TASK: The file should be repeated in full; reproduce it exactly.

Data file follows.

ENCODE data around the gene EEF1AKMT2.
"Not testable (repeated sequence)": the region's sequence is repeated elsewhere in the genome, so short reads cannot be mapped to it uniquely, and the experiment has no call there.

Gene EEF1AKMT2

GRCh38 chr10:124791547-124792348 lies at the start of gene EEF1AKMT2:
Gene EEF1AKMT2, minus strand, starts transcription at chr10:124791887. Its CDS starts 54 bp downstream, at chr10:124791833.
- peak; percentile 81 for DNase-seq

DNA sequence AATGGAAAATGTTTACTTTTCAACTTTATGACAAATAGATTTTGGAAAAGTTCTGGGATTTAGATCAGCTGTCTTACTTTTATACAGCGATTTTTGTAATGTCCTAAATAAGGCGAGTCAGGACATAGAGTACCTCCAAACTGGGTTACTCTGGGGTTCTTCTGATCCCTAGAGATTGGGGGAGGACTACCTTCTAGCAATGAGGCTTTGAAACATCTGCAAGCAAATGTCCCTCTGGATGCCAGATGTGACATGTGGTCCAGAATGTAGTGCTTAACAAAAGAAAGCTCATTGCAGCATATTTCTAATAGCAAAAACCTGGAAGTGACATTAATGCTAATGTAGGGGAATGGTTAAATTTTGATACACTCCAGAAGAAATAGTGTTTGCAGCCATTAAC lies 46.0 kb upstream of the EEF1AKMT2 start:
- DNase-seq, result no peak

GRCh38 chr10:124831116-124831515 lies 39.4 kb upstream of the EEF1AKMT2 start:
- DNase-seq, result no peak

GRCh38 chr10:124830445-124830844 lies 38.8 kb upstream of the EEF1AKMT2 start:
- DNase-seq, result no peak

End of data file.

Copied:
ENCODE data around the gene EEF1AKMT2.
"Not testable (repeated sequence)": the region's sequence is repeated elsewhere in the genome, so short reads cannot be mapped to it uniquely, and the experiment has no call there.

Gene EEF1AKMT2

GRCh38 chr10:124791547-124792348 lies at the start of gene EEF1AKMT2:
Gene EEF1AKMT2, minus strand, starts transcription at chr10:124791887. Its CDS starts 54 bp downstream, at chr10:124791833.
- peak; percentile 81 for DNase-seq

DNA sequence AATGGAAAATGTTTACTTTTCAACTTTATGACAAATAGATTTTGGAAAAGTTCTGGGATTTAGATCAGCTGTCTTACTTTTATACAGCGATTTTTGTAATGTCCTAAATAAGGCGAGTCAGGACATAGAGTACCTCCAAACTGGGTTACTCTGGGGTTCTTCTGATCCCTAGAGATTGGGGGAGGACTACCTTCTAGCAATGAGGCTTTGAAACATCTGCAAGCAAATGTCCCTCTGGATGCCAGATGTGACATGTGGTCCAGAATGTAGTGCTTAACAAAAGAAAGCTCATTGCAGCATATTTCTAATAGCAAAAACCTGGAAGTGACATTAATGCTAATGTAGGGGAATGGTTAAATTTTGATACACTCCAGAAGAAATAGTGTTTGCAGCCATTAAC lies 46.0 kb upstream of the EEF1AKMT2 start:
- DNase-seq, result no peak

GRCh38 chr10:124831116-124831515 lies 39.4 kb upstream of the EEF1AKMT2 start:
- DNase-seq, result no peak

GRCh38 chr10:124830445-124830844 lies 38.8 kb upstream of the EEF1AKMT2 start:
- DNase-seq, result no peak